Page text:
Writing career[edit]

After attending the University of Chicago, North worked as a reporter for the Chicago Daily News, the New York World-Telegram, and the New York Sun, before becoming a full-time freelance writer.[1]

In 1940, in his position as Chicago Daily News Literary Editor, North was one of the first public figures to denounce the newly popular medium of comic books. Barely two years after the introduction of Superman, North wrote that comics were "a poisonous mushroom growth of the last two years" and that comic book publishers were "guilty of a cultural slaughter of the innocents."[3] (These charges were echoed over the following 15 years by other public figures like J. Edgar Hoover, John Mason Brown, and most notably Fredric Wertham, until Congressional hearings led to the mid-1950s self-censorship and rapid shrinkage of the comics industry.)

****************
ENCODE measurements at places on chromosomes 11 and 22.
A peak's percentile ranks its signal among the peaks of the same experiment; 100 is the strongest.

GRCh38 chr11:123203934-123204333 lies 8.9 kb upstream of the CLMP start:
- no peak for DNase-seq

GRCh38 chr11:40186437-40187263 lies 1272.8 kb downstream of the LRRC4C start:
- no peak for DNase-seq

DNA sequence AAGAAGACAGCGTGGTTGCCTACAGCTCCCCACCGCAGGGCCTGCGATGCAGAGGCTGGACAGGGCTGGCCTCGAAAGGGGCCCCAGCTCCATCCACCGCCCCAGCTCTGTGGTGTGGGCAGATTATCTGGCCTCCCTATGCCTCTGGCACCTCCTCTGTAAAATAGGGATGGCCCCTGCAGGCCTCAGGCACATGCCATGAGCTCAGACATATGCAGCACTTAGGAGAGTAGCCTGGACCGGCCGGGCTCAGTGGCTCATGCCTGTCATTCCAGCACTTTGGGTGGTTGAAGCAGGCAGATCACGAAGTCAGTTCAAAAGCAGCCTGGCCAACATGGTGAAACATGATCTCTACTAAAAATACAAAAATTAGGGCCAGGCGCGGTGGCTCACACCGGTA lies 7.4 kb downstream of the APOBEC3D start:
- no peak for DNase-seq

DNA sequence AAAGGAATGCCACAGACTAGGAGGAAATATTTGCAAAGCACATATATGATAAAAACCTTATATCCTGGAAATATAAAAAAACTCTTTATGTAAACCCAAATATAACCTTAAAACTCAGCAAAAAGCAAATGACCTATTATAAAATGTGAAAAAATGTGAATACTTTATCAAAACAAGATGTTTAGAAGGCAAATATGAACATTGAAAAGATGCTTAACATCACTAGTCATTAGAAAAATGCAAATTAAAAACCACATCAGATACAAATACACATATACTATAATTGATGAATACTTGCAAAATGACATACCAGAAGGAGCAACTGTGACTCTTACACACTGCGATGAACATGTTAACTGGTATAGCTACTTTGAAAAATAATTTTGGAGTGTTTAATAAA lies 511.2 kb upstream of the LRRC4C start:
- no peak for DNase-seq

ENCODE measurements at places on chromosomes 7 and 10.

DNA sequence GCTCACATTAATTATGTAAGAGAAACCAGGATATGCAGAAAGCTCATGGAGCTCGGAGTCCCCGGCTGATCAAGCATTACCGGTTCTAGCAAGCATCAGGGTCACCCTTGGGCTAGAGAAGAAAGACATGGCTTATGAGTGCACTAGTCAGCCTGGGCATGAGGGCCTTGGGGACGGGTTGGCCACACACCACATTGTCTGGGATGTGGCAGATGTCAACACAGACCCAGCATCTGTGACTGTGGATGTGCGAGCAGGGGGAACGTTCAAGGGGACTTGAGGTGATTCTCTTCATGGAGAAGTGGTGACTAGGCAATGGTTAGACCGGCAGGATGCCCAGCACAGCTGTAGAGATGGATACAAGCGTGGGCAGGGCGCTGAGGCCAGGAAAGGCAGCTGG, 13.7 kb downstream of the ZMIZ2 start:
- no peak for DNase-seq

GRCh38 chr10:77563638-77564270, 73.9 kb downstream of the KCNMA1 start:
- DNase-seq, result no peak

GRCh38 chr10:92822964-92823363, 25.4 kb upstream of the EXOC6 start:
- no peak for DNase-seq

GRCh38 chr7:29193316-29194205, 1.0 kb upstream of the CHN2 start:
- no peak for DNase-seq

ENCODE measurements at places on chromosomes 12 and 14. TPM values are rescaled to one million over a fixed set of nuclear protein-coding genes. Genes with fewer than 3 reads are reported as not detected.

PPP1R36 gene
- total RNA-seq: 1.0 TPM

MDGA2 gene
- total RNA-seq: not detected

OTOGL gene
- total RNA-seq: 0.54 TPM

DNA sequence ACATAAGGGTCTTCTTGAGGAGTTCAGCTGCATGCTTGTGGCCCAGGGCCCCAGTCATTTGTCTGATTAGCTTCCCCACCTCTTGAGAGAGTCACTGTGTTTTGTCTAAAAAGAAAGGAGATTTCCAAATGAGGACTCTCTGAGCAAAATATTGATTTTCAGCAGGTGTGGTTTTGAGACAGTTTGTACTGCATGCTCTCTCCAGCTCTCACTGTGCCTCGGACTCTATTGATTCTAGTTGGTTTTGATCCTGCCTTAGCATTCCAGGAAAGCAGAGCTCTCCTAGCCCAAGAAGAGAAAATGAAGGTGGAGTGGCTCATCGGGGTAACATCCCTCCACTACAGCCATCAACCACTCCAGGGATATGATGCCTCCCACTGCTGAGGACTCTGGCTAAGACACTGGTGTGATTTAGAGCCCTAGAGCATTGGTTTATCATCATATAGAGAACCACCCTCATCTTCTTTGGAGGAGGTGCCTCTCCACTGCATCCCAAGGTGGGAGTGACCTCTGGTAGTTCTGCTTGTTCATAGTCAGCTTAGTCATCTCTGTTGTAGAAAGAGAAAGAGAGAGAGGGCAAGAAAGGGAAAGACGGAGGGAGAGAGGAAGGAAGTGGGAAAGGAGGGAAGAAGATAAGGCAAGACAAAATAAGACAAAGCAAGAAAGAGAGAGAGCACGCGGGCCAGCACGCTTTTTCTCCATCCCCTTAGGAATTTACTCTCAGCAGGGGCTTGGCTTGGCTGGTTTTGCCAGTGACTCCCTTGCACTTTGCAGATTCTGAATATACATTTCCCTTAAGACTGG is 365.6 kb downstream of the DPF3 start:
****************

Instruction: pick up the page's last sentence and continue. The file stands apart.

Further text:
One of North's first books, The Pedro Gorino, published in 1929, was a narrative of the life of Harry Dean, an African-American sea captain. A 1934 North novel, Plowing on Sunday, featured a rare dust jacket illustration by Iowa artist Grant Wood.

North's book Midnight and Jeremiah was made into the Disney movie So Dear to My Heart in 1949. (The movie was nominated for the Academy Award for Best Original Song for Burl Ives's version of the 17th century English song "Lavender Blue"). In addition, North wrote Abe Lincoln: Log Cabin to White House, The Wolfling: A Documentary Novel of the Eighteen-Seventies, Raccoons are the Brightest People, Hurry Spring, and many other books.

In 1956, he became the general editor of Houghton Mifflin's North Star Books.[1] This firm published biographies of American heroes for young adult readers. Although uncredited, North's wife, Gladys Buchanan North, also contributed to the editing process.[4]

Rascal[edit]